US$13 Billion Privatization of Deutsche Telekom: Largest IPO Ever
In 1996, Goldman Sachs serves as joint global coordinator on the US$13 billion privatization of Deutsche Telekom AG, Europe’s largest telecommunications service provider and the largest equity offering to date.
In 1996, Goldman Sachs served as joint global coordinator on the privatization of Deutsche Telekom AG, Europe’s biggest telecommunications service provider. The US$13 billion IPO (DM 20 billion) was the largest ever and the capstone of years of intense effort by the firm to build its investment banking franchise in Germany.
To grow its presence in Europe, the firm employed a country-by-country strategy of building key relationships with top decision makers. While each local market had its challenges, the barriers to entry for a non-German investment bank in Germany were particularly formidable. Even smaller local banks ceded larger domestic deals to the biggest German banks, a concession to deeply entrenched and seemingly impenetrable relationships.
The pending Deutsche Telekom privatization deal was on the Goldman Sachs radar for years, with the firm constantly working to prove to its German counterparts – and particularly the German government – that Goldman Sachs was best-suited for the enormity of the task. Among the firm’s credentials was a track record of successful privatizations, including Spain’s Telefonica (1987), as well as telecom privatizations in Mexico, New Zealand, Singapore, Denmark and Holland. This deal would dwarf them all as Deutsche Telekom was the largest European phone company and the third largest in the world.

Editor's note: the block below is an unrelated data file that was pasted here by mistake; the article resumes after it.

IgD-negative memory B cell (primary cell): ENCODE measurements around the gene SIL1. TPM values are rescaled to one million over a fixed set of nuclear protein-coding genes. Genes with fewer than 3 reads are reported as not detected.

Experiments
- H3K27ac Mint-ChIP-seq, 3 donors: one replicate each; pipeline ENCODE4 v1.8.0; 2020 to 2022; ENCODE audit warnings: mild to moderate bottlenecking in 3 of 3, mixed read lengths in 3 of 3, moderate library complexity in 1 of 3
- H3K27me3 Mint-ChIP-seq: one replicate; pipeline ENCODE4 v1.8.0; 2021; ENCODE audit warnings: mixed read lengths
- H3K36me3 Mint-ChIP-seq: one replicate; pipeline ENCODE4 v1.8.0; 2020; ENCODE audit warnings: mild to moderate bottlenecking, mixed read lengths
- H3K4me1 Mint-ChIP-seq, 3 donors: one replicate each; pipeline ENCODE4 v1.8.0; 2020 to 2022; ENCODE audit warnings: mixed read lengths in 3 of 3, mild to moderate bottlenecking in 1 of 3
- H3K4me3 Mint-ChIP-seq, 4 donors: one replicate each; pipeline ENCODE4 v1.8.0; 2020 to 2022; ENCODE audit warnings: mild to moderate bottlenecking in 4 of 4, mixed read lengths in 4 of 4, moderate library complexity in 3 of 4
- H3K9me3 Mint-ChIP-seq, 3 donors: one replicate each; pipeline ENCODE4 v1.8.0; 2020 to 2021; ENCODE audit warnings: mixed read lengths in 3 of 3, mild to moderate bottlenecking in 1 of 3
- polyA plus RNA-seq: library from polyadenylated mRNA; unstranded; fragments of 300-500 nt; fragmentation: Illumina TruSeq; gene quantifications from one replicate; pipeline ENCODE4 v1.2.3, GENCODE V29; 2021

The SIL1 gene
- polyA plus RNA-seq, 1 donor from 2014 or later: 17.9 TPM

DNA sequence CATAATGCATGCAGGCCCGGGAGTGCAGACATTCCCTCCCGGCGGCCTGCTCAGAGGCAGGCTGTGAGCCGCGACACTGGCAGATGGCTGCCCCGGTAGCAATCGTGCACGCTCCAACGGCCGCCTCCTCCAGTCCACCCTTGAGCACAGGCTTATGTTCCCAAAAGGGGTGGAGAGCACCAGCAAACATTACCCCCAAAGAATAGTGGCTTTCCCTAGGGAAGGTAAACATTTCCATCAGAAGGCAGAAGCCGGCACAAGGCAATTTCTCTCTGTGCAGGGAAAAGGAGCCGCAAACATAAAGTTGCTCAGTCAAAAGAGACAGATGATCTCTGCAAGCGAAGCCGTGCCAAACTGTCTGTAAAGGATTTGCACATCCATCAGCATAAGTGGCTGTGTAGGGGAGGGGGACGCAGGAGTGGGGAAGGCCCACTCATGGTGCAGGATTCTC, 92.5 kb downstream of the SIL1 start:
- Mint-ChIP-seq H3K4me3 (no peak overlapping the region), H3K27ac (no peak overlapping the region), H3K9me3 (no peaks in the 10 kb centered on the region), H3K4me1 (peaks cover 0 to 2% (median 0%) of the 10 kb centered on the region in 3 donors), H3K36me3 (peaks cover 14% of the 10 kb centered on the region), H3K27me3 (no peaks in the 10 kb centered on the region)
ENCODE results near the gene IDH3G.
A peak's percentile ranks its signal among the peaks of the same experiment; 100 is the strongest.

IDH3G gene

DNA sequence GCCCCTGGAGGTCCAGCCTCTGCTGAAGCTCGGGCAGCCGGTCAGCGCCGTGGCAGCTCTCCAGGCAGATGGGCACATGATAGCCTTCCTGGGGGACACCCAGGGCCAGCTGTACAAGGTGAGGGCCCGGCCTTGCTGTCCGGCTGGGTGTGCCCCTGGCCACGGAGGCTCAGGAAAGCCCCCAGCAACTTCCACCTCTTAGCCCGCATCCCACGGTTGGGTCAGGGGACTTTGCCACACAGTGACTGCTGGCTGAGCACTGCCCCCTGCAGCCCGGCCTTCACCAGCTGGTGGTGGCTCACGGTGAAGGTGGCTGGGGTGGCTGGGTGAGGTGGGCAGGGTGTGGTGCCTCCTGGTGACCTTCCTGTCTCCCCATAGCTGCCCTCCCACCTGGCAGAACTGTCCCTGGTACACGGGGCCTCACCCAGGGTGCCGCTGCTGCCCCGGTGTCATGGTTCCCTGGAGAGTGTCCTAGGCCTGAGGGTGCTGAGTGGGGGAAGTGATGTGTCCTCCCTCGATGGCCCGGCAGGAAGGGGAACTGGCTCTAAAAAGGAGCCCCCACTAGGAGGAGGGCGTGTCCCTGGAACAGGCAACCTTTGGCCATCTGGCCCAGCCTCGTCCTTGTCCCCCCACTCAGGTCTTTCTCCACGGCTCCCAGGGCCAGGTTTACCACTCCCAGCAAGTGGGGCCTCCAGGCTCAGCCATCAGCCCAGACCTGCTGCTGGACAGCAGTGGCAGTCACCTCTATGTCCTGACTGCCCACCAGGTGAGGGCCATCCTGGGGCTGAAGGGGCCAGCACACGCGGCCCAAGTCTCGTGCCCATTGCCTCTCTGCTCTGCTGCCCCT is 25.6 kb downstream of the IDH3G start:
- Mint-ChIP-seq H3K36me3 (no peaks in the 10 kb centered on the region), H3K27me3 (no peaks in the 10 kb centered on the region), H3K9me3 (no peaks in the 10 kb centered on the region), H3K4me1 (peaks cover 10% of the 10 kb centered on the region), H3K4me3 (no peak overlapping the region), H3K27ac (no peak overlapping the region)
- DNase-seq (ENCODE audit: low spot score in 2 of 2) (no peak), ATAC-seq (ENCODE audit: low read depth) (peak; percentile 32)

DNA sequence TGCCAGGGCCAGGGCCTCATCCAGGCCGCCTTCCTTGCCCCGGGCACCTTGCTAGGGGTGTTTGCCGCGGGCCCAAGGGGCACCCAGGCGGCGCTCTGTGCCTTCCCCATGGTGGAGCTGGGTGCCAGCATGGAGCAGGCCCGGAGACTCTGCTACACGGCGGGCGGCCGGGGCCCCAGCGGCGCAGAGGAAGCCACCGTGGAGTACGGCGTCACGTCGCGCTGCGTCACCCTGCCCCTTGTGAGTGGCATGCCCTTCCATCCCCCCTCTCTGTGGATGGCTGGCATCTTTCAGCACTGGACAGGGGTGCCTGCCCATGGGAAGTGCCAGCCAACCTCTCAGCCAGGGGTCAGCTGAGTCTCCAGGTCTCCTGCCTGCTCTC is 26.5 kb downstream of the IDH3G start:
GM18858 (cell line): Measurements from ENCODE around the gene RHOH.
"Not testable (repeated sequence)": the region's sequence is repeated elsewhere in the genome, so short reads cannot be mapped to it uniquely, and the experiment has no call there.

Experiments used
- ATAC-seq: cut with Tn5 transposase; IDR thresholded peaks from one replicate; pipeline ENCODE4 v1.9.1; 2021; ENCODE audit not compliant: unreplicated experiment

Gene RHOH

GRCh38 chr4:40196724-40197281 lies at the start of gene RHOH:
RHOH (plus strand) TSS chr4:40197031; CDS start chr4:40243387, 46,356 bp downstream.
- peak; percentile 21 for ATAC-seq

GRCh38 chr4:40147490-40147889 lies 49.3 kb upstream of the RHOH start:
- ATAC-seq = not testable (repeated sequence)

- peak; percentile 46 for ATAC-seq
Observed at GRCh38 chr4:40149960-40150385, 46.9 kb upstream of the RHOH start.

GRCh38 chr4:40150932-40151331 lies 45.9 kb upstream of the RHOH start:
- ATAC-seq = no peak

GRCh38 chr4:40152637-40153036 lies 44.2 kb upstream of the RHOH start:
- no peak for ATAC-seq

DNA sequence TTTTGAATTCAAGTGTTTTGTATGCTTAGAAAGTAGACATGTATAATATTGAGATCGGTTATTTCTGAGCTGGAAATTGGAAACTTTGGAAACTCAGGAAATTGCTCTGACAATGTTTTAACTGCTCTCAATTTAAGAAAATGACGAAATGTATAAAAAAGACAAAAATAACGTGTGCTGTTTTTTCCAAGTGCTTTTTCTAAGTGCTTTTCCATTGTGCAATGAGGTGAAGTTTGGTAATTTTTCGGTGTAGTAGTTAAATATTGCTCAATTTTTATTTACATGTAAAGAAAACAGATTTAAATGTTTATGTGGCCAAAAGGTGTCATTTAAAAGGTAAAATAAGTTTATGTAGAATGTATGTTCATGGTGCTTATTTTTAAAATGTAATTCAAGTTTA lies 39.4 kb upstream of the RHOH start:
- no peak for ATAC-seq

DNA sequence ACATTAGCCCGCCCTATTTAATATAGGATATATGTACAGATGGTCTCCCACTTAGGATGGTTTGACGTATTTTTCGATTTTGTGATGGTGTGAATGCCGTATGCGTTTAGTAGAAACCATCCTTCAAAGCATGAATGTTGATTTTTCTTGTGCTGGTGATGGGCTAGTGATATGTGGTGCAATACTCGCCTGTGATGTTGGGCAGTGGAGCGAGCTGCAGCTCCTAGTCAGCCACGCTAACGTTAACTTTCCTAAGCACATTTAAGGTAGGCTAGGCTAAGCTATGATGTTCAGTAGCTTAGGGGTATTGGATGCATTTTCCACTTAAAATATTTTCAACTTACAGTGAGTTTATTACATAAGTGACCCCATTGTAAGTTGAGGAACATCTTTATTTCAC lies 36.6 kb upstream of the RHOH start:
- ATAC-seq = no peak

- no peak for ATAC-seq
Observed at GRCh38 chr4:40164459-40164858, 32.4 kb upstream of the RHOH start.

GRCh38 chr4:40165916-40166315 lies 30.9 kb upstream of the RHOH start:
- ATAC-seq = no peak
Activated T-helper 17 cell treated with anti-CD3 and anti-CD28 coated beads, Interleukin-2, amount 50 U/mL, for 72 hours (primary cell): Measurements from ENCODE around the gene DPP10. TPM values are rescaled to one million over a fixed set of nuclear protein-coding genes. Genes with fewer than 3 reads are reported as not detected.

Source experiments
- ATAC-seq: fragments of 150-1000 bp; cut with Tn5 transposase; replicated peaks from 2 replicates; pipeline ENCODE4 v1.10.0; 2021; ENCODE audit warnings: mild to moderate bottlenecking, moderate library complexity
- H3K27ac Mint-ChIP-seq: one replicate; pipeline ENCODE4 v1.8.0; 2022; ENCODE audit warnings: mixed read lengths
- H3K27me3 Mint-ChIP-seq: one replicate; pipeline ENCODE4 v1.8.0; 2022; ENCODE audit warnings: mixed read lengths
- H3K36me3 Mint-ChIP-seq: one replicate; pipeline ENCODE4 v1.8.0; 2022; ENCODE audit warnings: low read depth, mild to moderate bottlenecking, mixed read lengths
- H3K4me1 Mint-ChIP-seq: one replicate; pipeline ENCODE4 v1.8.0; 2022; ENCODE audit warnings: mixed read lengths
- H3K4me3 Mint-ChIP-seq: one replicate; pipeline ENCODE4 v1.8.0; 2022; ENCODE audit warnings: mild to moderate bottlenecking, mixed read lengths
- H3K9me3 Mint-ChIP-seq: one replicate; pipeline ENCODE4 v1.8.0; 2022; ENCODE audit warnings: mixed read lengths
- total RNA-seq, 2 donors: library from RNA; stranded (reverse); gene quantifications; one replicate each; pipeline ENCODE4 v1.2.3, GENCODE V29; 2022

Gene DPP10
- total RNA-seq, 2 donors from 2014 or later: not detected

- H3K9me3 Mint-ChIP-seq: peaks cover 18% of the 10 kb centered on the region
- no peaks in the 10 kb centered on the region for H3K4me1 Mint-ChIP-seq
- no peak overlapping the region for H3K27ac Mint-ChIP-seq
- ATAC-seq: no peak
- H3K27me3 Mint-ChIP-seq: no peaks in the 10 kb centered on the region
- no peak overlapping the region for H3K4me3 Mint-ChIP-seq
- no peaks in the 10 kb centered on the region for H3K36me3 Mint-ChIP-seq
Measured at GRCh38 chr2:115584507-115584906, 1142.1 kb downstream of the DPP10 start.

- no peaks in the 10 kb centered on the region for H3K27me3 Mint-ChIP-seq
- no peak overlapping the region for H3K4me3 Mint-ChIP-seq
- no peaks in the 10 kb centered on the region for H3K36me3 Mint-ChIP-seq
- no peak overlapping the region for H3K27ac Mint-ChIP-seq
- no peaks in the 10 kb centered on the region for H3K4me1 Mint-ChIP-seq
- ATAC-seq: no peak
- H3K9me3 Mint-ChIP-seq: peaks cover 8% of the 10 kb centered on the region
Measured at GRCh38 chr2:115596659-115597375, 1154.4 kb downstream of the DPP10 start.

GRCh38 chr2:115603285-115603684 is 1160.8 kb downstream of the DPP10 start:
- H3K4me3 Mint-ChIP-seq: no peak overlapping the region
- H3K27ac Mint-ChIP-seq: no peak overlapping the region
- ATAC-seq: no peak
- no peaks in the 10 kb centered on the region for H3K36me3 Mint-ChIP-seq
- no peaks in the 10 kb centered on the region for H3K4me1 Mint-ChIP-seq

Goldman Sachs was already an important presence in Germany, serving as the leading advisor to the Treuhandanstalt, the agency established to privatize significant sectors of the East German economy since the beginning of the 1990s. The firm also had advised Deutsche Telekom on its largest acquisition, a 30% stake in Hungarian telecommunications company Matav, as well as a joint investment with French Telecom to form the Global One Alliance with Sprint America. This track record in telecom privatizations was a key factor in securing the mandate for the extraordinary deal.
On November 18, 1996, Deutsche Telekom AG began trading on the Frankfurt and New York stock exchanges. The next day, shares were also listed on the Tokyo exchange. The offering was oversubscribed more than five times, and shares traded at nearly 20 percent over issue price on its first day in Frankfurt, up 16 percent in New York. The German government retained nearly three quarters ownership at the time of the IPO. This would gradually be reduced as the government began to transfer shares to the government-owned development bank, Kfw.